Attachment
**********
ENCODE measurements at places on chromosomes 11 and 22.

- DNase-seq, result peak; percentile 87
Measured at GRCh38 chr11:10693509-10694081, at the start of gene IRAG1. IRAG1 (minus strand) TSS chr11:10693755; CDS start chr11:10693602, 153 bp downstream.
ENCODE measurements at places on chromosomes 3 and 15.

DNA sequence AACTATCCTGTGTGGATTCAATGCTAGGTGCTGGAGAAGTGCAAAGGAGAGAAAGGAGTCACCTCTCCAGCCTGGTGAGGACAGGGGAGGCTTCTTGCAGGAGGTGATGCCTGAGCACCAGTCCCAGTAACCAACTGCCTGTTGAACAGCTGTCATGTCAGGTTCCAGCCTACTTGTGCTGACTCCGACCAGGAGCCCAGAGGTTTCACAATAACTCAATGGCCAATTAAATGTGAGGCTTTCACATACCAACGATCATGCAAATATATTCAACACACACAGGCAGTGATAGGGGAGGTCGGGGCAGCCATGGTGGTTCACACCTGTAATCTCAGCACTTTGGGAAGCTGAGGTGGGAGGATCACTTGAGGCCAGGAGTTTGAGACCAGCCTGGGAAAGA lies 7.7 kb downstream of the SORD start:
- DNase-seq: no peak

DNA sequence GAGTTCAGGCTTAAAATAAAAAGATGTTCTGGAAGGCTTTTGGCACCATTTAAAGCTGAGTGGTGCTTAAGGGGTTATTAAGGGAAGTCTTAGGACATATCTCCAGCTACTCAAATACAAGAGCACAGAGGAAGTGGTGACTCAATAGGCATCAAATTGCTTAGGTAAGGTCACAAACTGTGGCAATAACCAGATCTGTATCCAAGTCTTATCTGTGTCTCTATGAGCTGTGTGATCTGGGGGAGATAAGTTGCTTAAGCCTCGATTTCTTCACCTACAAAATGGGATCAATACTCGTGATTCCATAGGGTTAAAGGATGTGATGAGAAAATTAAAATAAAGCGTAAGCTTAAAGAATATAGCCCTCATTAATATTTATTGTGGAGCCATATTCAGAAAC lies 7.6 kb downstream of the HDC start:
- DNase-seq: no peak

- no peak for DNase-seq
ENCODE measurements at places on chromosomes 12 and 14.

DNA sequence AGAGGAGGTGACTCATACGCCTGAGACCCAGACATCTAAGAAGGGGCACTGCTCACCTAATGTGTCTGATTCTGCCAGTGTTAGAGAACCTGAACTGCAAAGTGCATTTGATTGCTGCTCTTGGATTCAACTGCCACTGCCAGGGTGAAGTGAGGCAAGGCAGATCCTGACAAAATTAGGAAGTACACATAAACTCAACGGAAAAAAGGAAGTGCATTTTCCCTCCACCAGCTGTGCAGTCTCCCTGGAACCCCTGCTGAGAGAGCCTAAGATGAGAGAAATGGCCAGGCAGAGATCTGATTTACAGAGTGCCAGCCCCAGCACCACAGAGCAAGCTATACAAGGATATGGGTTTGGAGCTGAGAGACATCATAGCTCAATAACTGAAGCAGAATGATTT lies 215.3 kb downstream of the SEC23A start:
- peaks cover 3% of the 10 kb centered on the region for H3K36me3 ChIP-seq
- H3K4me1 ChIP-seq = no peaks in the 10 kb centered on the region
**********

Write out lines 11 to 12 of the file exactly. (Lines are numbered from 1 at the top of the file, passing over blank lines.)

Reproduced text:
DNA sequence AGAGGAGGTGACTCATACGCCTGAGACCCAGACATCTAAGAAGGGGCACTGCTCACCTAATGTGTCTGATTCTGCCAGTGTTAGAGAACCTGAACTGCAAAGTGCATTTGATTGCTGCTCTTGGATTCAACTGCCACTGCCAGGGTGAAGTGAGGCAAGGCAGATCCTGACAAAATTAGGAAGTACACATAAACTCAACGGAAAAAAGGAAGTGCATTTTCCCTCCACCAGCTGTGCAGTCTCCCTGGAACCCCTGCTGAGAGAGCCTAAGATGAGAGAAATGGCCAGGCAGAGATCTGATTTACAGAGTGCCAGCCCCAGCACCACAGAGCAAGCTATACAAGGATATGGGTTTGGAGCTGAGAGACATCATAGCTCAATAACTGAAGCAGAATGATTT lies 215.3 kb downstream of the SEC23A start:
- peaks cover 3% of the 10 kb centered on the region for H3K36me3 ChIP-seq